Advice on Post-Natal Pelvic Floor Issues
I need some advice about the SHOULD NOT Do’s for a person in treatment for pelvic floor physio. I am working with a health care professional couple privately. They have a new baby (6 months)….
I’ve done some research online and it looks like any pose that puts pressure on the pelvic floor should be avoided:
i.e., boat, half boat pose, garland pose, plank, wide legged stretch, chattering, lotos pose (on tummy)
fish pose crow pose.
For Shavasana: I offered reclining bound angle pose with blocks supporting at the top of the legs. When I got home I was wondering about that.
Is there anything else I should absolutely AVOID? Note: I told them I am not an expert on pelvic floor and that she should rely on her physio person to treat the pelvis floor concern.
How about lying on the back using straps to stretch legs out to the side (bent knee and arm on opposite side counter balancing)?
Answer from Justine
First things first – I need some more information on just what the problem is……she is in pelvic floor physio – does she have weakness in the pelvic floor or chronic contraction she can’t get to relax? Both are a problem! I’m going to assume weakness…….given the recency of her birth – but the chronic contraction is important to know as that can be quite painful and also create a myriad of problems. Secondly, if it is a weak pelvic floor, has their been any pelvic organ prolapse? Knowing the severity of the problem lets you know how much you can push in regards to strengthening….how close to the edge one can dance, so to speak.
I have some suggestions:
- Would they be open to allowing you to have a conversation with the physio….or at least share the exact diagnosis and what exercises have been prescribed to help the situation?
- The Savasana pose you offered isn’t necessarily a no-no (unless she feels discomfort!) – I would suggest propping the legs fairly high so she doesn’t feel a stretch, and she could practice 2 or 3 part exhale while in the pose – initiating the exhale by lifting the pelvic floor, pausing, then pulling the abs in from the pubic bone up (2 part) moving on to three part exhale, initiating by engaging the pelvic floor, pause (keep it engaged), pull abs in from pubic bone to belly button, pause, then continue to pull abs in from belly button to rib cage. Pause. Then, in both instances, soften belly from top down and then relax pelvic floor. That will not only focus on muscle engagement, but in bringing attention and prana to the whole pelvic area. That position also makes it a bit more work for the pelvic floor to engage….which is a good thing, unless it creates discomfort or discouragement – in which case, legs can be extended straight out over a bolster to make it easier for her to engage the pelvic floor.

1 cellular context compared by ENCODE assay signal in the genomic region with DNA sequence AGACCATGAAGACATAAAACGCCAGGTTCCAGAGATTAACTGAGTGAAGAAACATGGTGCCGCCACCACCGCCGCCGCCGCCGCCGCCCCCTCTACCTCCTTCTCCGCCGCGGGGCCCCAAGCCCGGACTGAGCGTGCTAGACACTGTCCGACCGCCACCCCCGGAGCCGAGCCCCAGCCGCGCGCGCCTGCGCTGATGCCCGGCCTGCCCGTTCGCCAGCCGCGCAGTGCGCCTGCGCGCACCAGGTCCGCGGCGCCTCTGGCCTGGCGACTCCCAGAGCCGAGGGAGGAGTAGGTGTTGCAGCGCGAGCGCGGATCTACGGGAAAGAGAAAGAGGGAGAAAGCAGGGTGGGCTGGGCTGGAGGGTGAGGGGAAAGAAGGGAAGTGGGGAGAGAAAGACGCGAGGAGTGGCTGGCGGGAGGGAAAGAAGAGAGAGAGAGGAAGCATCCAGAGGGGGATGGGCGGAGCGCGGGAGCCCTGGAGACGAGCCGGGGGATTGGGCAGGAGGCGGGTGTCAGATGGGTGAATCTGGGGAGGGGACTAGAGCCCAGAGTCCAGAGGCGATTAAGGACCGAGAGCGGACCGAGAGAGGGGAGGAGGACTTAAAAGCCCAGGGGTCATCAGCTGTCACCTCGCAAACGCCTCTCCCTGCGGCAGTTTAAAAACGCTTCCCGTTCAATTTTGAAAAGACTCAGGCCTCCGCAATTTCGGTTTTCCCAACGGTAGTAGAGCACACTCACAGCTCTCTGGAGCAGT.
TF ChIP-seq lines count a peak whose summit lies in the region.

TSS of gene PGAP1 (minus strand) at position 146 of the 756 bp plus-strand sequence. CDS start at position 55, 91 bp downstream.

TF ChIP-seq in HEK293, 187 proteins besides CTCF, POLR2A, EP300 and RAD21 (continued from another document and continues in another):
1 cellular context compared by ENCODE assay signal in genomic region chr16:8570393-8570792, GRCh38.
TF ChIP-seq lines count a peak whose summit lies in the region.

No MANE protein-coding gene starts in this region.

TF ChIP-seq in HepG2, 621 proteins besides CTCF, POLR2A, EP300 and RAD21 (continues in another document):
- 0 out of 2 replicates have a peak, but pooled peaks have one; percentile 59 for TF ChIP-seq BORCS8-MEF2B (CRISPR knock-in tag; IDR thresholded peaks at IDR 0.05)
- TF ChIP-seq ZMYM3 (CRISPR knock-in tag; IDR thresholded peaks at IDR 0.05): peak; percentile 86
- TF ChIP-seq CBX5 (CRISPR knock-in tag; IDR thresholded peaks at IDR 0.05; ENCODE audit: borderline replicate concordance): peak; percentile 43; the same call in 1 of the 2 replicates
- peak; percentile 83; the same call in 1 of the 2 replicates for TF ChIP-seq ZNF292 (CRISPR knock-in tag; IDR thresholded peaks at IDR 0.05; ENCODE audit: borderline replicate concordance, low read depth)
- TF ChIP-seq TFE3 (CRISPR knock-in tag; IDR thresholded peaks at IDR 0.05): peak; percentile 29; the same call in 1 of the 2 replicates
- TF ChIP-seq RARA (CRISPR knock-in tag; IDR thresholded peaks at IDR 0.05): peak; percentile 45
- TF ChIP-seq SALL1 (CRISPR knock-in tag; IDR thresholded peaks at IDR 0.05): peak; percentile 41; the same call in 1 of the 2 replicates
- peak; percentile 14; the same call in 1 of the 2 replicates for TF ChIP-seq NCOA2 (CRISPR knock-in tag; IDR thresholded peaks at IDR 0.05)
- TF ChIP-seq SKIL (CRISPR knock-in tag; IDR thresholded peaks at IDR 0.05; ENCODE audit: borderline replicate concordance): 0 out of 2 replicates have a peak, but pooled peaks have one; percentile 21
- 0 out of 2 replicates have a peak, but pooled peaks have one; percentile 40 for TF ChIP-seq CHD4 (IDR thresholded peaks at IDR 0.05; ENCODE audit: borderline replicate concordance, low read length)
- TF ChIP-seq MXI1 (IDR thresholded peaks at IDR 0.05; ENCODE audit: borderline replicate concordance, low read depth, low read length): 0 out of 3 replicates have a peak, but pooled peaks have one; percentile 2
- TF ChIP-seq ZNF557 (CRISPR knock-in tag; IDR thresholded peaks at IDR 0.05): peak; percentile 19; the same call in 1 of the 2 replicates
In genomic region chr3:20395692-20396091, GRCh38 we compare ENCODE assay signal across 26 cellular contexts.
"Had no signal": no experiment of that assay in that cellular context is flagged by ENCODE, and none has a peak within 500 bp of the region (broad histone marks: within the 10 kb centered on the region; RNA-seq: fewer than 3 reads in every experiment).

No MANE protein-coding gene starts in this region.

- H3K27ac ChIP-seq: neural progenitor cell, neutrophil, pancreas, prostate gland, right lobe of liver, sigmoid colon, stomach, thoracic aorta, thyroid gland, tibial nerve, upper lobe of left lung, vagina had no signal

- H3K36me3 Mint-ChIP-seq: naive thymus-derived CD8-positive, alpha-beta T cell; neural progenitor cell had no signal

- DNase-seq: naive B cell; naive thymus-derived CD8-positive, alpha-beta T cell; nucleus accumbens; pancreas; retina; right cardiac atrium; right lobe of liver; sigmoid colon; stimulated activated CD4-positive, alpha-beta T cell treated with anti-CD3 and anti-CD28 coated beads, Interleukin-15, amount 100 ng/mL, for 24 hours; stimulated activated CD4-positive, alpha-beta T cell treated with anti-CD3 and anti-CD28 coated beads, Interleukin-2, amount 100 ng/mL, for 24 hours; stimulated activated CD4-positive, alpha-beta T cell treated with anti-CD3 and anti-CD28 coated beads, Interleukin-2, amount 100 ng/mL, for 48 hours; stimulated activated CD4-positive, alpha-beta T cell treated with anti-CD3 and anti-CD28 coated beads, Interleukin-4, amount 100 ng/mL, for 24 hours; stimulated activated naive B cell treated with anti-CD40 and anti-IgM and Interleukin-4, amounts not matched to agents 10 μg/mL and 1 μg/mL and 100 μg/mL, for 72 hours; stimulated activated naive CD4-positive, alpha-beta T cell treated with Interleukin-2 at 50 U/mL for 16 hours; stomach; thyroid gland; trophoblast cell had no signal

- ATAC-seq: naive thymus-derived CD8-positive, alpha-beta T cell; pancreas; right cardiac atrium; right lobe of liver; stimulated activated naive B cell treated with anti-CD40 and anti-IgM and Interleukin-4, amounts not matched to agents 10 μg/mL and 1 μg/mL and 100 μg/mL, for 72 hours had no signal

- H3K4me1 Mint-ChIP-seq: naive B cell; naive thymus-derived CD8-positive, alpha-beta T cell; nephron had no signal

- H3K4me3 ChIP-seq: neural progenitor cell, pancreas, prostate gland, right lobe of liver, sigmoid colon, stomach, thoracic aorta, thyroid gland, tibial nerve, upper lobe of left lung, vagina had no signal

- With chronic contraction…..engaging the pelvic floor would be an important first step in getting it to disengage….sounds weird, but often the muscles have to be engaged more in order for them to then release.
- If she is a runner……encourage her to stop until she gets this issue resolved.
You are spot on with your ideas of not putting pressure on the pelvic floor. I like your idea of the strap work, with the opposite knee bent to ease pressure.
I also want to offer a couple of resources you could use or share with your client – here is a workshop with Sherry:
If you could share what other info you have or could find out that would be great.
Answer from Viki
Good advice from Justine. Really, when a woman has a baby she should take up to a year to slowly ease into work and exercise. I know it will be practically impossible to convince anyone to do that!
The trunk of your body is a canister- diaphragm, abs, back and pelvic floor. If you have to much pressure pushing down onto the pelvic floor this will cause problems. So you are right about no boat, chatturanga, etc. One really good resource is Julie Wieb. Check her out on Youtube and she mentions, however, that downward dog causes more pressure for some women than plank! So, you can never be sure how people use their body and distribute forces within it!
One of PF expert friends in NY spends most of her time rehabiliting women after child birth with breathing. That is where the bulk of time is spent. Get the full body experience of breathing and you will activate the floor. This, together with plenty restorative work will calm the nervous system to help unwind stress. A boon if you have issues down town!
Get your student to do gentle movement exploration to see what feels doable in her body. Probably avoid squats but doing squats on her back (or child’s pose) would be great ways to focus on the breath and draw up and forward from the perineum on the exhale. It’s a Kegel, in effect but make sure the inhale widens the perineum and doesn’t hold on. These days they call it a ‘reverse Kegel’.
Some people that are great to check out online are Julie Wieb, Sarah Ellis Duval, Isa Herrera and a lovely lady and fellow Franklin Method person Cheri Dostal Ryba. She has a number of lovely pelvic awareness videos on Vimeo and Youtube.
There’s much more I could go on about…also YES check out the online pelvic floor w/shop with Yoga Vista Academy if you haven’t seen it already. I give breathing techniques and a number of exercises.
Hope you have success. You sound like you are sensitive and on the right track!
Viki Boyko did an amazing workshop on the pelvic floor for Yoga Vista Academy you can see here: